The extraction of petroleum dates all the way back to 1878, in the Santa Elena Peninsula. In Ecuador, minerals are owned by the government and developed through government entities. In 1964, Petro Ecuador, which is Ecuador's state oil company and Texaco Petroleum, created a business partnership called a consortium, to produce oil in the Orient region of the Amazon. Texaco Petroleum's was under a 28-year concession agreement with the government. During this time period plaintiffs believe, the company is responsible for billions of gallons of oil dumped in the region. Also, that this pollution has caused the loss of livelihood, and the widespread health problems including 1,400 ...view middle of the document...
These exchanges are often completed to create holding company arrangements.
The recommendation for a merger or share exchanges must come from the board of directors in each of the corporations. The shareholders in both corporations are entitled to vote in agreement or in disapproval. The supramajority required for the approval can vary from corporation to corporation, but is well stated in the corporate bylaws.
In the case of Chevron, it was found that they did indeed have the jurisdiction to operate outside our nation boards in Ecuador. The legal operations were made possible after the merge between Chevron and Texaco, which was the merged corporation. Texaco had the rights and privileges to operate in Ecuador, and after the merge Chevron gained these rights.
B. The issue is whether or not the shareholders of Chevron can be liable for the damages done in Ecuador and responsible for creating the pits. Many pits were found in Ecuador full of oil and sludge. The pits are large areas dug out and created to pipe and dump toxic waste.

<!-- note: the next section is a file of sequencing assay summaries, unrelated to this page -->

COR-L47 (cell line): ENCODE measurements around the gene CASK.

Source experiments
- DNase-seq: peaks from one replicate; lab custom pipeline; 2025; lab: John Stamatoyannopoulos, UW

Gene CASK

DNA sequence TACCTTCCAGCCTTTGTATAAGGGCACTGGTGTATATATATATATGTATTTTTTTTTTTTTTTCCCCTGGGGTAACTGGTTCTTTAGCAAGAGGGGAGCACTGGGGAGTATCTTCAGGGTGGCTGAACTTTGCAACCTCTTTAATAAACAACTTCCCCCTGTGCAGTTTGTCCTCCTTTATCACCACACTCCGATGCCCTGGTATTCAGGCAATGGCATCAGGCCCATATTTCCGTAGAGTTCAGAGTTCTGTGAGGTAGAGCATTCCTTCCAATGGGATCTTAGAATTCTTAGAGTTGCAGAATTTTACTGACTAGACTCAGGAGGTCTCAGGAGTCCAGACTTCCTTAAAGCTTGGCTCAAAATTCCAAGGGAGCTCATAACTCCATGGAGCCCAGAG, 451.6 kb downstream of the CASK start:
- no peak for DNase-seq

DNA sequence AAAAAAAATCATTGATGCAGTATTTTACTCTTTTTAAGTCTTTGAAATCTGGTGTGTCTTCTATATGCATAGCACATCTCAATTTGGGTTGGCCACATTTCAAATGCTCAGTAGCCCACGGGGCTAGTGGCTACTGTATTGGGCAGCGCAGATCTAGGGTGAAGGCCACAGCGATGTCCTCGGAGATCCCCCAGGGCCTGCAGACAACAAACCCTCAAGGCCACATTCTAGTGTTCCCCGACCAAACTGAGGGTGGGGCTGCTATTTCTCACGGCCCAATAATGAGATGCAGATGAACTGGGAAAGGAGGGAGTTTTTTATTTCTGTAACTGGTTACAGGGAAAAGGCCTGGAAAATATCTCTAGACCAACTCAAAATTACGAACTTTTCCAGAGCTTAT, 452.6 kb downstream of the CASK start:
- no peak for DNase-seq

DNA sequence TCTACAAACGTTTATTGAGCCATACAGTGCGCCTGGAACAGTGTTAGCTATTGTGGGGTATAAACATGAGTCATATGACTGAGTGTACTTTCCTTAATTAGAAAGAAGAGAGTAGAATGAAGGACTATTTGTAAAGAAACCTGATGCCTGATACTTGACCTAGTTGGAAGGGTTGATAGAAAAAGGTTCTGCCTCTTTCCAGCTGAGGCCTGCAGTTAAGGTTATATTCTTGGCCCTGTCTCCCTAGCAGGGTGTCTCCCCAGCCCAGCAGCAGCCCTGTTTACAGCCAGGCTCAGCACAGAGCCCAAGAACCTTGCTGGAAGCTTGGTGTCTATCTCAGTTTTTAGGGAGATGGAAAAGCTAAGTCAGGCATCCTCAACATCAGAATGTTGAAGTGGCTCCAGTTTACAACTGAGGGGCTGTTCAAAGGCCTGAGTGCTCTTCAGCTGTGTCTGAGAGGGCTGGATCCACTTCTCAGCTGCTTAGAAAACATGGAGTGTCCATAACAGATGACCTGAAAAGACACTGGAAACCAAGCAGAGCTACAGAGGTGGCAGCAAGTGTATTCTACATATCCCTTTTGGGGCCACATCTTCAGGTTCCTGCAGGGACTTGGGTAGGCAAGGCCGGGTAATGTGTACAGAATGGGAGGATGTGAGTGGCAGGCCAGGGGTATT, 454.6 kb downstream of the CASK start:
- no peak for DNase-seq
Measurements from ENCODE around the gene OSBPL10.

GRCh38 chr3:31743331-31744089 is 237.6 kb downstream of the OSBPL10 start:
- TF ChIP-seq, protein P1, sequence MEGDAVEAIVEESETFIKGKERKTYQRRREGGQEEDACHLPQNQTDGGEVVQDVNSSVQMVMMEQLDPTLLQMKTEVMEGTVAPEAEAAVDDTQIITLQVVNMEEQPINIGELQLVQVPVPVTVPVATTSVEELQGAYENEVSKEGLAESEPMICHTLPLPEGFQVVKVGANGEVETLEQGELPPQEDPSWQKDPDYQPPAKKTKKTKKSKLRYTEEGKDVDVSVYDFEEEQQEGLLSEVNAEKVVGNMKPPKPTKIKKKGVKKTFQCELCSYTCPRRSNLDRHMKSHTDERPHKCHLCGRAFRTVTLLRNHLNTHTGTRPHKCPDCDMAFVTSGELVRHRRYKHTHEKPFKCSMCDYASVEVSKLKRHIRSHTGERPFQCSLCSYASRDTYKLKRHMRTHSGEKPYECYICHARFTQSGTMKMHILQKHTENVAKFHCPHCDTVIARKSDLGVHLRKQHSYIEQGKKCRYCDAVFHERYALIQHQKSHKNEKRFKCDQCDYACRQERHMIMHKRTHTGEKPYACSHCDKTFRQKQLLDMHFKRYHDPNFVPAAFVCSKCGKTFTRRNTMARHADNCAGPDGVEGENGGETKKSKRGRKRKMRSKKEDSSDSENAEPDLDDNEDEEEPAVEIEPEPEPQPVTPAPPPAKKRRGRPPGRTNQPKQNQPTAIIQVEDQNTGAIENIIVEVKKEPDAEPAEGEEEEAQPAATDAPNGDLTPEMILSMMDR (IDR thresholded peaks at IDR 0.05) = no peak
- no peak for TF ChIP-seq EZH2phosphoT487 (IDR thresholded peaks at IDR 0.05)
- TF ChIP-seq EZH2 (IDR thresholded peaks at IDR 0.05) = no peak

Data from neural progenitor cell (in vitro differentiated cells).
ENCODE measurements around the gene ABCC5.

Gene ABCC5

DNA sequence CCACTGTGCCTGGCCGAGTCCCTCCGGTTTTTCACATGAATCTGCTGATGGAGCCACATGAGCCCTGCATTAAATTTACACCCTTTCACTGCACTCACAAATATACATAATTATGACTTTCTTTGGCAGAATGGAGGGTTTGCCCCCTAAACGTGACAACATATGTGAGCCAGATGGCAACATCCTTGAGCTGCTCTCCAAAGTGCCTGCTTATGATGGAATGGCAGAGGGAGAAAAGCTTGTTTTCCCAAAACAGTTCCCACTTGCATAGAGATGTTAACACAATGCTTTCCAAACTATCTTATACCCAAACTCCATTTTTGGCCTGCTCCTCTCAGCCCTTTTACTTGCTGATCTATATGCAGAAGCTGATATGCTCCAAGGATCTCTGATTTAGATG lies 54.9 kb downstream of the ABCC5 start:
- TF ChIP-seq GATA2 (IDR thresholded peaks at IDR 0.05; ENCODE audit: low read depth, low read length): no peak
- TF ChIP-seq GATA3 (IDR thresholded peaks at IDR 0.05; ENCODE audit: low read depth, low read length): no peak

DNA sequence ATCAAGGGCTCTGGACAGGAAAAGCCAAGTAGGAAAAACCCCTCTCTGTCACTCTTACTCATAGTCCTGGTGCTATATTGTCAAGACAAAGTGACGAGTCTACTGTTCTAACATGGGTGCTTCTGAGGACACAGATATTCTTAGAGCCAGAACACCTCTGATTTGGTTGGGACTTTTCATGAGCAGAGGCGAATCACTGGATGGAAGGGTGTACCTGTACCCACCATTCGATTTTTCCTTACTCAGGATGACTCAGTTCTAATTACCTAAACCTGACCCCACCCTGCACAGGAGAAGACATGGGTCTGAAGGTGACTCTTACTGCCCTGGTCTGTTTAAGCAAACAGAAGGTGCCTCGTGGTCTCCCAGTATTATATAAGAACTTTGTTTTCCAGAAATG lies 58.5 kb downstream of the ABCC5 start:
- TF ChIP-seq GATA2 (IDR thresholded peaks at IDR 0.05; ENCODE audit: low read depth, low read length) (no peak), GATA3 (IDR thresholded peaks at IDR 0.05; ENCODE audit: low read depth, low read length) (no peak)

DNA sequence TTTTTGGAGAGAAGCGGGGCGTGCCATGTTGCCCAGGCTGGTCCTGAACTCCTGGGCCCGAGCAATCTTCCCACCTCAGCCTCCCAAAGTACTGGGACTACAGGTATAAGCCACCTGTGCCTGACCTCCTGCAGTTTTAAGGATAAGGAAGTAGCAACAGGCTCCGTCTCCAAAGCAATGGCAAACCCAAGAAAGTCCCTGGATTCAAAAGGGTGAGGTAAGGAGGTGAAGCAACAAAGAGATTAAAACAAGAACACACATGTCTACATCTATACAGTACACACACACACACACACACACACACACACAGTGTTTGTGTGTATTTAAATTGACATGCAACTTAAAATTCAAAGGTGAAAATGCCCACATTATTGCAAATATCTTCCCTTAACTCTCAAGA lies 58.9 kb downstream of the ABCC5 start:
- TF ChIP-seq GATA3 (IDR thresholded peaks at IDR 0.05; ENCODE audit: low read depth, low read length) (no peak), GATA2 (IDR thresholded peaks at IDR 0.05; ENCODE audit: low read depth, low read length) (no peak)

Each class of stock in a corporation has a voting right. Part of the shareholders job or roll in the corporation is the decision making by voting during a shareholders’ meeting. Only the shareholders that own stock in a corporation by a set date can vote during the shareholders’ meeting. These set dates are called record dates and can be found in the corporate bylaws. The record date keeps new shareholders from voting on an issue or recommended that may have occurred before they became a shareholder.
Most shareholders are protected by limited liability, were they are only liable for the debts and obligations to the extent of their capital contribution. These means they are not personal liable for the debts and obligations of the corporation. However, if a shareholder or shareholders own a large percent dominating a corporation and misuses it for an improper purpose, a court will disregard their protection and hold them personally liable for all debts and obligations of the corporation (Cheeseman Pg.623). This protection to the shareholders is also known as the corporate veil.
The corporate veil can be pierced by courts if found in two ways. One way is if the corporation has been formed with thin capitalization. Second way is if separateness has not been properly maintained between the corporation and shareholders. As an example lack of separation would include commingling of personal and corporate assets, failure to hold shareholders’ meetings and maintain proper corporate records and books (Cheeseman Pg.623).
As stated in the last issue, after a merge the surviving corporation automatically gains all the rights, privileges, powers, duties, obligations, and liabilities of the merged corporation. Therefore, Chevron as the surviving corporation is responsible for creating the pits whether or not they created them or Texaco. In Chevron’s case the corporate veil cannot be pierced, because the...